Please fill in the registration form to sign up for the conference.

The conference is free and open for participation for all with a professional interest (psychiatry, philosophy, neuroscience, psychology, related disciplines). Maximum audience is 150. There is no deadline for the application but selection/registration of participants will follow "first come, first serve" principle. 

Venue

The conference takes place at the University of Copenhagen, Southern Campus, on Amager in Copenhagen.

University of Copenhagen
Njalsgade 134
Building 22, Auditorium 22.0.11

See campus map 

Getting there: Nearest Metro station is Islands Brygge. Line M1 takes you to Islands Brygge from which there is a 5-7 min. walk to the University campus. After ascending the stairs, turn right on Njalsgade. Walk for about 7-8 minutes till you reach the campus area with a number of large sand-colored buildings .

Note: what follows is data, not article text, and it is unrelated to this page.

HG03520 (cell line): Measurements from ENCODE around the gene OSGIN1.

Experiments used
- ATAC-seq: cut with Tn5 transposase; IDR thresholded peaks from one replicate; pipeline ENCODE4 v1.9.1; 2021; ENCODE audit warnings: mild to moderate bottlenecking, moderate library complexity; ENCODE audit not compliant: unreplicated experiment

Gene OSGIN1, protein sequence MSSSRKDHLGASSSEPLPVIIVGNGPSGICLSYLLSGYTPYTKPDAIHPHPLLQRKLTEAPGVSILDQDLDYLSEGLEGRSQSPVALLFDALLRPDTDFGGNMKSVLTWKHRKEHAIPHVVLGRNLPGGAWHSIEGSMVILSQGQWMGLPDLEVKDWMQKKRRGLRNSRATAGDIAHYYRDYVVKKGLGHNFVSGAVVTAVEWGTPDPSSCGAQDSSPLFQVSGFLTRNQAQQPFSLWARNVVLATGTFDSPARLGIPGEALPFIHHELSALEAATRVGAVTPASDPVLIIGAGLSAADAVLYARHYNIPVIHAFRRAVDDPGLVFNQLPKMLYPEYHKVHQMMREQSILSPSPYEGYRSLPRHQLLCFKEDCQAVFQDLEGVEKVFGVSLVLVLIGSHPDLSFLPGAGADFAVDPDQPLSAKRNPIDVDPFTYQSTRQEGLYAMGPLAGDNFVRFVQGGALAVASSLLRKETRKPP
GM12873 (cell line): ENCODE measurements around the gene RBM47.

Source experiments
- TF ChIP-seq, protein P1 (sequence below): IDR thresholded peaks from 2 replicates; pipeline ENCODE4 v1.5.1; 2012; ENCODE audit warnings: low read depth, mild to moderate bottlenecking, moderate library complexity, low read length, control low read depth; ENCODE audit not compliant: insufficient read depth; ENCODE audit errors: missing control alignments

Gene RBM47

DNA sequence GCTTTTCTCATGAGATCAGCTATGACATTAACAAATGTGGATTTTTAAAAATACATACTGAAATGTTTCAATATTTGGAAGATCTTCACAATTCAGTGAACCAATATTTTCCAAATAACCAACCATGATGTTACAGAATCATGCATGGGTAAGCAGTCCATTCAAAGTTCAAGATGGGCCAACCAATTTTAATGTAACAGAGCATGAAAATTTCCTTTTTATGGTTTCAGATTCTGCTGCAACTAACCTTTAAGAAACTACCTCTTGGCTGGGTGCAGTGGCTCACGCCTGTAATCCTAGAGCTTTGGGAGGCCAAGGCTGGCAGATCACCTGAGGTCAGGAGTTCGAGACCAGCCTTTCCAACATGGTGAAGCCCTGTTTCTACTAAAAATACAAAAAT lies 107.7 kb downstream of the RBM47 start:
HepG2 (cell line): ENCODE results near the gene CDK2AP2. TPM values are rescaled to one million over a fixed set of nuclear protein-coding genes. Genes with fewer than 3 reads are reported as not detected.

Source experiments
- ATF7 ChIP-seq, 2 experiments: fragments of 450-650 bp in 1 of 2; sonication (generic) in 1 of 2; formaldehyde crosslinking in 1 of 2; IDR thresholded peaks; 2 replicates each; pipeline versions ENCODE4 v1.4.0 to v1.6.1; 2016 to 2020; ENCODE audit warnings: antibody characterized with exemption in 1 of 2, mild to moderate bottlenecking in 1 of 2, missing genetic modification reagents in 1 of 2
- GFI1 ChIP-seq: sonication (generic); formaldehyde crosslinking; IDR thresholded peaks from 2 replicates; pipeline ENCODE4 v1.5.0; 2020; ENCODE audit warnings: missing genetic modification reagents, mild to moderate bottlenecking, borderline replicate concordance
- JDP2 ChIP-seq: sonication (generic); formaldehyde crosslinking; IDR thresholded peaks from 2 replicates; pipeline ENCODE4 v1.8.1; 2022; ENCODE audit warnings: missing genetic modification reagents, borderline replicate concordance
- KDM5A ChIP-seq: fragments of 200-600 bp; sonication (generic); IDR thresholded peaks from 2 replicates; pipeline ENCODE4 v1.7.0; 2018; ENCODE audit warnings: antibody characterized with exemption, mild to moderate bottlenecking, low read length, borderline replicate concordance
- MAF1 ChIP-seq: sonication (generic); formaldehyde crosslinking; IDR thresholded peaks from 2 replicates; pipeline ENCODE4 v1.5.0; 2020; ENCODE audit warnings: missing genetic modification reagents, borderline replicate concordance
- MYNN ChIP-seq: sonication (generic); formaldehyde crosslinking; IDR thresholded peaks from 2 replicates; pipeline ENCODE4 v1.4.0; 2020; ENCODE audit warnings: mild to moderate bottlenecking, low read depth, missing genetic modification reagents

Where to stay

There are many centrally located hotels in Copenhagen. Here is a selection that may be convenient for your visit, within a variety in expenses.

Hotel SP34
SP34 is a modern boutique hotel located in the center of Copenhagen with the Latin Quarter on one side and H.C. Ørsteds park on the other. There is a 5 min. walking distance to Nørreport Metro station (M1, M2) and many restaurant and shops close by. Rates €220-300.

Hotel Ibsen
Ibsen is a modern city hotel located within a walking distance to Nørreport Metro station (M1, M2). It is located in a neighborhood with lots of bars, shops and restaurants. A standard rate incl. breakfast buffet is €160-200.

Wake-Up Copenhagen
Wake-up offers a comfortable stay in convenient locations on a budget.

There are two hotels located in Copenhagen, and we recommend Wake-up Borgergade, a 10 min. walk to Kongens Nytorv Metro station (M1, M2). Rates from €70-120.

Cabinn hotels 
Cabinn Scandinavia is centrally located with a 5 min. walking distance to Forum Metro station (M1, M2). Cabinn Metro is located right outside the inner city but very close to Ørestaden Metro (M1). Rates from €70.

Note: Due to the Spring season, many hotels are busy, so it might be a good idea to book as early as possible.

Contact

If you have any questions regarding the conference please contact Administrator Merete Lynnerup at mly@hum.ku.dk

Alternative contact information:
Phone: +45 3532 8680
Email: cfs@hum.ku.dk